This year, CISA, the NSA, and NIST have been leading the charge on Post-Quantum Cryptography (PQC) initiatives, publishing fact sheets and other helpful resources to address threats posed by quantum computing. Next year, NIST is set to publish its first set of PQC standards. This is an early step towards preparing federal agencies as well as private companies to adopt new encryption standards that are designed to protect systems from being vulnerable to advanced decryption techniques fueled by quantum computers. However, the need for this shift is much more immediate than much of the language and rhetoric currently surrounding PQC might suggest. In 2024, we will see a clear divide between companies and government agencies taking this threat seriously and beginning the proper preparations, and those that will find themselves sorely behind the eight ball.

NSA and other authorities have previously said the quantum risk is feasible by at least 2035. Commercial quantum computers do indeed exist today, although they have yet to demonstrate the projected computational scale without significant limitations. However, it is only a matter of time before our Years to Quantum (Y2Q) become months and days – not years.

Impending cryptanalytically relevant quantum computer (CRQC) capabilities should serve as a wake-up call for those in the IT & cybersecurity community who consider quantum computing to be in our distant future. We need to be careful that the forward-looking term “post,” which has become synonymous with quantum computing, does not lead us down a precarious path of complacency. This threat is much closer than most realize and employing an effective mitigation strategy will require more collaboration and effort than expected.
A key action for IT and OT system owners to perform now is to establish an integrated quantum planning and implementation team, with the goal of identifying critical cryptographic interdependencies and creating an implementation plan.

Since organizations are ultimately responsible for their own PQC readiness, or lack-thereof, to delay inventory and discovery activities until the new PQC standards are finalized is to invite an inordinate amount of risk to its information security and underestimates the overall level of effort. The need for early planning and execution is predicated upon the fact that cyber threat actors are targeting encrypted data today – for decryption tomorrow (known as store now, decrypt later) – and crucial data with a lengthy protection lifecycle (Controlled Technical Information and Unclassified Controlled Nuclear Information, for example) will likely be impacted the most.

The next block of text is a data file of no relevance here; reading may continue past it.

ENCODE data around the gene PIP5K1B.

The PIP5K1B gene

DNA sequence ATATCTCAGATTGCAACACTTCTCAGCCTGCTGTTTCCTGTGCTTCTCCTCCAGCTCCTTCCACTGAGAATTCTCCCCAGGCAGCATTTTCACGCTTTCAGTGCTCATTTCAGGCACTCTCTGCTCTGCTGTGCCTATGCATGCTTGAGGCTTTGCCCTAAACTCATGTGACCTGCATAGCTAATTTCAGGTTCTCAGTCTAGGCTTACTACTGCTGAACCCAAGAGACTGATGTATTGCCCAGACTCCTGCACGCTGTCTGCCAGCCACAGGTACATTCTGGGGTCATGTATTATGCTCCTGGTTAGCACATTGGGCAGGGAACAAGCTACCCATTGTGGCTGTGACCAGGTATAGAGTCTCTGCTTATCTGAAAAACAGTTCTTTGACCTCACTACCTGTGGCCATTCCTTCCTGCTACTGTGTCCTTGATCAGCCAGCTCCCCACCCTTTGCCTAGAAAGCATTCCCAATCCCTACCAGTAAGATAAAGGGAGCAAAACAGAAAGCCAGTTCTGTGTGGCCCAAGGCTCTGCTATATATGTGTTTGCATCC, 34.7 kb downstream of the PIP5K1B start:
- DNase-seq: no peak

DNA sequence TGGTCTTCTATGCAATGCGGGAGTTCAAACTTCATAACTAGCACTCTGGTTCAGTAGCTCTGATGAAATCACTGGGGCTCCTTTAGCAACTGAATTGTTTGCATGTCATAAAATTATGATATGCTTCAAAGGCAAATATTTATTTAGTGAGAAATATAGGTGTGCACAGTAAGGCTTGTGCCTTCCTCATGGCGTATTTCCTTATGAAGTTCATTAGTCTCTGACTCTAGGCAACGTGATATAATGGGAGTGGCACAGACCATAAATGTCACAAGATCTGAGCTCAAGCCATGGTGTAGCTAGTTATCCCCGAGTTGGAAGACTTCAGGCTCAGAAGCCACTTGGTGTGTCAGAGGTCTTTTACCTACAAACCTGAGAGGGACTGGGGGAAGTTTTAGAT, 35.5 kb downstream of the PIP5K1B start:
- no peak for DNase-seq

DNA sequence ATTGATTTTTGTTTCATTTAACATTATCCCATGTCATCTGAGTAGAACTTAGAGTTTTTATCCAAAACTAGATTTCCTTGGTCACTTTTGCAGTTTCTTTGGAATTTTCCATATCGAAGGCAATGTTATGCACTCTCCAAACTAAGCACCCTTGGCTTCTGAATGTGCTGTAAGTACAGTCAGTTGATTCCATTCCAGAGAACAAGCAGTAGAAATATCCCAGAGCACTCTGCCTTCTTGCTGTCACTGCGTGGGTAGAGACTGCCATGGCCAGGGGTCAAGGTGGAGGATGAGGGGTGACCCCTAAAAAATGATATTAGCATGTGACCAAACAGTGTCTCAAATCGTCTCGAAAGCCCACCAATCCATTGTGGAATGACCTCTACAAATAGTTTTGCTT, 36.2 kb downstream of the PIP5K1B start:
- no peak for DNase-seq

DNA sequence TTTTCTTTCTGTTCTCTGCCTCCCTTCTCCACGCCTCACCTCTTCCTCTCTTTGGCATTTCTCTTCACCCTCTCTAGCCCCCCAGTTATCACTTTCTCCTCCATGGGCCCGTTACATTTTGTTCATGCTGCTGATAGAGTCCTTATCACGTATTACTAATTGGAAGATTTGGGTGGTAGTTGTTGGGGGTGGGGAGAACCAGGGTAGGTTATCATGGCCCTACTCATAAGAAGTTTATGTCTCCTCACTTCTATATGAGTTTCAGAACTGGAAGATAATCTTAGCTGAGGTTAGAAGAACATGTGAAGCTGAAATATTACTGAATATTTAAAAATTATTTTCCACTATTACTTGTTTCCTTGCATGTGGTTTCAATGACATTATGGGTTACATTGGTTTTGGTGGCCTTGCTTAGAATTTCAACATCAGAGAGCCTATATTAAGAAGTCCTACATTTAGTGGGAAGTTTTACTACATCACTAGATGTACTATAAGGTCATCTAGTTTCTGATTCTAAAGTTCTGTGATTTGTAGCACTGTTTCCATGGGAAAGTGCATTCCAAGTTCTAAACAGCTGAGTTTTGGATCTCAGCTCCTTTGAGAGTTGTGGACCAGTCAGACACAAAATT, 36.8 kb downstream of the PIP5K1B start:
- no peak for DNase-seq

The era of implicit trust across a rigid cryptographic ecosystem is coming to an end. In 2024, agencies and organizations who have executed a comprehensive cryptographic inventory will move to ensure their major (zero trust) modernization efforts incorporate cryptographic agility. Which will provide a means to directly manage cryptographic risk via by policy while reducing the time and effort required to transition, to new and evolving post-quantum standards. Whereas organizations that have delayed the execution of an automated cryptographic discovery and migration strategy will quickly come to the realization they are dangerously behind and unprepared in addressing the growing risk of quantum computing.

Alex Hoff, Chief Strategy Officer and Co-founder, Auvik
Third-Party Data Sharing Will Raise Risks of Security Breaches
More third-party SaaS vendors and cloud platforms are increasingly involved in security incidents. These vendors are creating a compounding and growing set of accessible company information on the Dark Web, which causes a cascading effect. The more information available, the more likely that information can be used to breach an organization. In this environment, having an accurate inventory of what systems are being used by your organization becomes critical for maintaining operational efficiency, but also to help identify all your risks related to third-party suppliers and service attacks.
In the digital world we all live in, data flows within and between just about every service we use. Far too often, when a breach happens, security teams and IT leaders don’t know their own exposure in terms of corporate data and assets until it is too late. It’s critical to understand all the risk factors, and follow the best practices for security, training, and compliance. In the case of homeowners, having a fire extinguisher and an alarm system are the best practices for safety and security. That doesn’t mean you won’t experience a fire or break-in, but your odds are much better when you can make continual progress to maintain strong compliance and security frameworks. If you take the necessary steps and follow best practices, you will lower your attack surface.

Joni Klippert, CEO and co-founder, StackHawk

Enterprise organizations are ready to shift left